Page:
In my case, I fried no more than three thighs at the same time - there was plenty of room.

            I know others prefer to brine the chicken, so perhaps I could try that as an alternative.

            I don't cover the chicken when it's trying, save for a splatter screen.


            Thanks!

            Comment


            • #7
              Originally posted by forrie View Post
              Oops, I did omit my frying environment - sorry, I was just so frustrated.

              I'm using canola oil in a deep stovetop aluminum pan; but, I also did so in an iron (Martha Stewart) dutch oven. This is on an electric cooktop stove (Kenmore). Both had the same results. Now, these were bone-in chicken thighs, which can take longer to cook.

              I like the buttermilk marinade as it does make the meat taste better, I have found. I didn't realize there was a higher risk of burning. Generally, recipes call for taking the chicken out of the marinade and directly applying the breading to that, which is what I've done.

              In my case, I fried no more than three thighs at the same time - there was plenty of room.

              I know others prefer to brine the chicken, so perhaps I could try that as an alternative.

              I don't cover the chicken when it's trying, save for a splatter screen.


              Thanks!

              If you're deep frying the chicken, you may want to switch to a oil that has a higher heat tolerance, such as peanut oil or soybean oil (the less expensive one).

              Since deep frying requires the oil to be at a higher temp of about 350 degrees, you need to have oil that can match the needs of deep frying, and not smoke itself or burn the chicken.

              Canola oil is good, but it is not meant for deep frying, since it has a much lower heat tolerance. But it is excellent for PAN frying the chicken, where you'd have to turn the chicken pieces over.

              A lot of times, I get the urge to deep fry, but then the burning question is what do I do with all that oil afterwards? How do I get it used up soon enough without it spoiling and becoming rancid? I only deep fry when the mood hits me. I mostly like to pan fry the chicken. With the burner set at about medium, but hot enough where the chicken starts to fry the instant that it hits the hot oil.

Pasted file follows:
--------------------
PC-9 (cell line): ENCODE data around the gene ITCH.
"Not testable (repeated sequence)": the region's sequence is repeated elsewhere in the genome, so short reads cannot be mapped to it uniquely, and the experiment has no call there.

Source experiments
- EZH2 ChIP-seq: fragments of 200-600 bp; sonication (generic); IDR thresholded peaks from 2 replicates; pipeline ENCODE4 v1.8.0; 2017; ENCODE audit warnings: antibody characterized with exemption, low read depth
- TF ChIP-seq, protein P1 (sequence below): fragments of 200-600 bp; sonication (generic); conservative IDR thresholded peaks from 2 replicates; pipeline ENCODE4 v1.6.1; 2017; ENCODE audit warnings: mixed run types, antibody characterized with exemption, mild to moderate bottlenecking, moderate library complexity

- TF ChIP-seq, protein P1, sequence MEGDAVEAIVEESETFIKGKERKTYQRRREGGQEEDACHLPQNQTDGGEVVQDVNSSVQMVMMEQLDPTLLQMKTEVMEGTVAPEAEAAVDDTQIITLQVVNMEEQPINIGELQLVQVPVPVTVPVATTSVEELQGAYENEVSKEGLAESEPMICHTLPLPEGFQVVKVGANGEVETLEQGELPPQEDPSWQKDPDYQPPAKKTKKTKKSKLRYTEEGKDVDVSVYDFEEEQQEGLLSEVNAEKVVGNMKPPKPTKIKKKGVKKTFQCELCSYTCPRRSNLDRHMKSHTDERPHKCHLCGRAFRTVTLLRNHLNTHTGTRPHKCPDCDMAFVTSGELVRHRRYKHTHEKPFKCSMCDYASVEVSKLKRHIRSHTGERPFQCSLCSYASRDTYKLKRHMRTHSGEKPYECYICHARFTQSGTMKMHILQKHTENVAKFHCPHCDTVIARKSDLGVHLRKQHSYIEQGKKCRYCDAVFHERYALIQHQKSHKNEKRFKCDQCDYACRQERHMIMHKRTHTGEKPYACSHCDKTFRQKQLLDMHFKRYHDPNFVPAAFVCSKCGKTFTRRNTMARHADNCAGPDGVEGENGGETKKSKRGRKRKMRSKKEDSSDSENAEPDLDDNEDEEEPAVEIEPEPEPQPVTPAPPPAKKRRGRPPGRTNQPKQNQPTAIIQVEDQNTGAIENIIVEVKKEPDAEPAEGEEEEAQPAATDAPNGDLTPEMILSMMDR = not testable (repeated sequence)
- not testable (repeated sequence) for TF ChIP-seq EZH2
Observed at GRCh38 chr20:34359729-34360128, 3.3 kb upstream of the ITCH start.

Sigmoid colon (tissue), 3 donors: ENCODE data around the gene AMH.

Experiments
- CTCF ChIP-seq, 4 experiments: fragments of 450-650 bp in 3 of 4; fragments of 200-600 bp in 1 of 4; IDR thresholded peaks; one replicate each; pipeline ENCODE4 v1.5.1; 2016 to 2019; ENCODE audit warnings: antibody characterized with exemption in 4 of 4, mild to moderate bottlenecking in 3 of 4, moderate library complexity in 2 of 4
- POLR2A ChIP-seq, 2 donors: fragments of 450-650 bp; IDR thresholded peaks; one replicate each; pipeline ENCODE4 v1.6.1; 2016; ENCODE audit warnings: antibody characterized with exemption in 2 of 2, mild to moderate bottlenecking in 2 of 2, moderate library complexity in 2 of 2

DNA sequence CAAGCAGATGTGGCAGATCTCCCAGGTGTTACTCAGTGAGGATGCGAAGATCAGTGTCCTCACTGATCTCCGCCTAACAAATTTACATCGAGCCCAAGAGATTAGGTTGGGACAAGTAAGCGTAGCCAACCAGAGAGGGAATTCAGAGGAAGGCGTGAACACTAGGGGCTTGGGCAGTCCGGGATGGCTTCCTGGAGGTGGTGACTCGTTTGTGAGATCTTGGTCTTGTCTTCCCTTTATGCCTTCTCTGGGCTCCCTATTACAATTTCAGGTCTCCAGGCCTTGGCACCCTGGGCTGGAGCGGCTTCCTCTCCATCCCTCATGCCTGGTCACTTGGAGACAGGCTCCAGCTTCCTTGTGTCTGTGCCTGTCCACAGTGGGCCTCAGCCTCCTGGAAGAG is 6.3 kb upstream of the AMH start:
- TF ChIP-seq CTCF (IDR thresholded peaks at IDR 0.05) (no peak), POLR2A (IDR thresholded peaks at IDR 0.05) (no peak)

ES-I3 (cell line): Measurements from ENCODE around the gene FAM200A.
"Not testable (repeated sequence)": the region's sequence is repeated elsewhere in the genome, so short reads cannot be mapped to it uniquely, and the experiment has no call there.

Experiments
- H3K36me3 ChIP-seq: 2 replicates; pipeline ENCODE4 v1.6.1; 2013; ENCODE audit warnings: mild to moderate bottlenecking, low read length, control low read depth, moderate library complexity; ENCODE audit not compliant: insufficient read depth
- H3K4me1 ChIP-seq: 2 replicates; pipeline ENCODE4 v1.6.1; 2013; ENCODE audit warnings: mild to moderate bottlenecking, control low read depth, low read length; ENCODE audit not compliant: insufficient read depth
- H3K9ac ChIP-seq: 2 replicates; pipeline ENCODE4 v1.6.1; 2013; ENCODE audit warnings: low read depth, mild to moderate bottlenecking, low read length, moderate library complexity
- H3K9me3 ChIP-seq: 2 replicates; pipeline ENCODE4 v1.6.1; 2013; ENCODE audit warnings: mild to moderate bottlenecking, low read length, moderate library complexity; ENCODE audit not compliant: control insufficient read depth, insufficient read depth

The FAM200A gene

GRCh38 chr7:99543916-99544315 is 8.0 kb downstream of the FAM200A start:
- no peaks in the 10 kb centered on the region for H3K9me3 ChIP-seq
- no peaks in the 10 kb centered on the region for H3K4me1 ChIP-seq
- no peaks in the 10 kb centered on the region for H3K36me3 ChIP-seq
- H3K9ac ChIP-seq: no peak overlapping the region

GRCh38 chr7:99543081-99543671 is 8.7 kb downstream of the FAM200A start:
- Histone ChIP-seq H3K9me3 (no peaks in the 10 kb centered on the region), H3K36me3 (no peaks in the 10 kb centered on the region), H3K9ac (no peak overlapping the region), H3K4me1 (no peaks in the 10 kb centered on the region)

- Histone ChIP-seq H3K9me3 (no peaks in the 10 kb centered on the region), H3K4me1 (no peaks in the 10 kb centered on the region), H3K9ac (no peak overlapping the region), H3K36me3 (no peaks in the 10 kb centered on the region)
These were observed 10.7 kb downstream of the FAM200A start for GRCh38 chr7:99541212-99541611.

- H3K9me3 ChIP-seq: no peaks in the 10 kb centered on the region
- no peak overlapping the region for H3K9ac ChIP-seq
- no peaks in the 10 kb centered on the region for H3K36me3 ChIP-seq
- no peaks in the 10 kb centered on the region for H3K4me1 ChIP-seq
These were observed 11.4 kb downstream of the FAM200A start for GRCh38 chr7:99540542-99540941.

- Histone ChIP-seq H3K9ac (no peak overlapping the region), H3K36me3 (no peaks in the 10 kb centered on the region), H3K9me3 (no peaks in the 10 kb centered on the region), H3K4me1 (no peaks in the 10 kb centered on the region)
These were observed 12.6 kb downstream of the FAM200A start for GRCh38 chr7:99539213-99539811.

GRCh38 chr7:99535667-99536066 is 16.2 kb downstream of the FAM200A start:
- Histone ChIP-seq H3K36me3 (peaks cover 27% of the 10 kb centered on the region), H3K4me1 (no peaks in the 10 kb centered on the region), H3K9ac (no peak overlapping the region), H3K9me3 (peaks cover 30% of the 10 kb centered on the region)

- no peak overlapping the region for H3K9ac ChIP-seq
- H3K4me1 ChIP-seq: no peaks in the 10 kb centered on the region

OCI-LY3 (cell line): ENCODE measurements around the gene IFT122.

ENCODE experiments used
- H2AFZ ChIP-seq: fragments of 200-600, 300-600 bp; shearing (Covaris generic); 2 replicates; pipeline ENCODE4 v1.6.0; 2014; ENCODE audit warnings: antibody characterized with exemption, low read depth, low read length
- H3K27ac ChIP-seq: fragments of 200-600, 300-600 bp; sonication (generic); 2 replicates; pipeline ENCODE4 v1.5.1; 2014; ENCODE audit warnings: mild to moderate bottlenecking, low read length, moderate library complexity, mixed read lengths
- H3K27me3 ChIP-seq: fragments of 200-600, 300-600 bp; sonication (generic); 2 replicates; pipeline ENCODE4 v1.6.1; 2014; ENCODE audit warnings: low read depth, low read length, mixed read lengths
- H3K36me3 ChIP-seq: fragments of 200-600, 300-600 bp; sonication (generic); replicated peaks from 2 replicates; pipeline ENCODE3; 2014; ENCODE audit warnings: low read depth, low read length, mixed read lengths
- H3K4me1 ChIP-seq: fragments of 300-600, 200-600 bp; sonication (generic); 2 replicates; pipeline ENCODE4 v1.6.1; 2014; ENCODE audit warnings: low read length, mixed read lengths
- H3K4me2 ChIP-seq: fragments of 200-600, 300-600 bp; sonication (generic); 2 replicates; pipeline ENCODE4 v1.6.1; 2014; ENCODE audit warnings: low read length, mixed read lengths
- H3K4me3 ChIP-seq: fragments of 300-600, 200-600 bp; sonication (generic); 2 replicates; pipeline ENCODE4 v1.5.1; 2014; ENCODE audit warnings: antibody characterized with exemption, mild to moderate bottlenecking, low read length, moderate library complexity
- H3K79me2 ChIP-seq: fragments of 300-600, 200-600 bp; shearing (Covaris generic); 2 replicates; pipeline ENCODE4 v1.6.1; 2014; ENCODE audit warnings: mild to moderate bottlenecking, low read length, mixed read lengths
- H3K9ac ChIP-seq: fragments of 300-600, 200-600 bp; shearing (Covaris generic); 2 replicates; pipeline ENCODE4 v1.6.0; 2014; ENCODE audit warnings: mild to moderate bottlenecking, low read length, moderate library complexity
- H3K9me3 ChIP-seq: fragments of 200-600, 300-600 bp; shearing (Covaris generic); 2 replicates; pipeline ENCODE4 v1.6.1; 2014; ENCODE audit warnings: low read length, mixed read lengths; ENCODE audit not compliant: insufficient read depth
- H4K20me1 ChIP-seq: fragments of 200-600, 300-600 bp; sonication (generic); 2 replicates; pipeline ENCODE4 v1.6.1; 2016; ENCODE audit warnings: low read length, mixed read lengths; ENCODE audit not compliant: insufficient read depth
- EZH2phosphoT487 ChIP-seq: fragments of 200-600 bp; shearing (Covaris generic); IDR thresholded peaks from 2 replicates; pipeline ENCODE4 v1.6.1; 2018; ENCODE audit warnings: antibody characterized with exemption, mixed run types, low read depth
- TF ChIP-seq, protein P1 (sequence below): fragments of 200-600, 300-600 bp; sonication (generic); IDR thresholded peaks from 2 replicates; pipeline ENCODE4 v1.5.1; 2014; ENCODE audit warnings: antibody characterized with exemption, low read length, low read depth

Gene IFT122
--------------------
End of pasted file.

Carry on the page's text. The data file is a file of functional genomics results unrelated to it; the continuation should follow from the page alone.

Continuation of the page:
~BDH.

              I am the King of Kitchen Toys!!!!!! http://www.cookingforums.net/core/im...ilies/wink.png

              Comment


              • #8
                Originally posted by Big Daddy's House View Post
                A lot of times, I get the urge to deep fry, but then the burning question is what do I do with all that oil afterwards? How do I get it used up soon enough without it spoiling and becoming rancid? I only deep fry when the mood hits me. I mostly like to pan fry the chicken. With the burner set at about medium, but hot enough where the chicken starts to fry the instant that it hits the hot oil.
                Let me be clear. When we fry chicken, we use about 1 inch of oil. When the pieces are in, they are almost covered with oil. Not quite covered and need to be turned.

                Secondly, I use a Fry Daddy for most tasks like chicken wings. I leave it on the counter covered for long periods of time with no issue. In fact, I have never met rancid oil. Seriously. I hear this all the time and I use lots of oil and have never had any oil go rancid. I have had a bottle of chili oil on my counter that i made for over 1 year and its still fine. Lost the reddish color, but is still good.
                I use whats in the Fry Daddy until it needs straining out and then I use it again and again if it looks okay.

                If the OP is using a heavy pan, the correct oil (I have no issue using canola as we used it for years) and does not over heat the oil, no burning should occur.
                Did you tell us what you are dredging the chicken in? Flour or bread crumbs? We use plain flour and salt and pepper. Nothing more.

                Comment


                • #9
                  Originally posted by Roll_Bones View Post

                  Let me be clear. When we fry chicken, we use about 1 inch of oil. When the pieces are in, they are almost covered with oil. Not quite covered and need to be turned.

                  Secondly, I use a Fry Daddy for most tasks like chicken wings. I leave it on the counter covered for long periods of time with no issue. In fact, I have never met rancid oil. Seriously. I hear this all the time and I use lots of oil and have never had any oil go rancid. I have had a bottle of chili oil on my counter that i made for over 1 year and its still fine. Lost the reddish color, but is still good.
                  I use whats in the Fry Daddy until it needs straining out and then I use it again and again if it looks okay.

                  If the OP is using a heavy pan, the correct oil (I have no issue using canola as we used it for years) and does not over heat the oil, no burning should occur.
                  Did you tell us what you are dredging the chicken in? Flour or bread crumbs? We use plain flour and salt and pepper. Nothing more.

                  I dredge the chicken pieces in flour. Breadcrumbs would brown too fast and possibly burn before the chicken is done. I use the Presto Options Multi-Cooker (pictured) if I have a large batch of chicken to fry. Outside of that, I use my heavy cast iron skillet. Presto Options Multi-Cooker.jpg

                  ~BDH.

                  I am the King of Kitchen Toys!!!!!! http://www.cookingforums.net/core/im...ilies/wink.png

                  Comment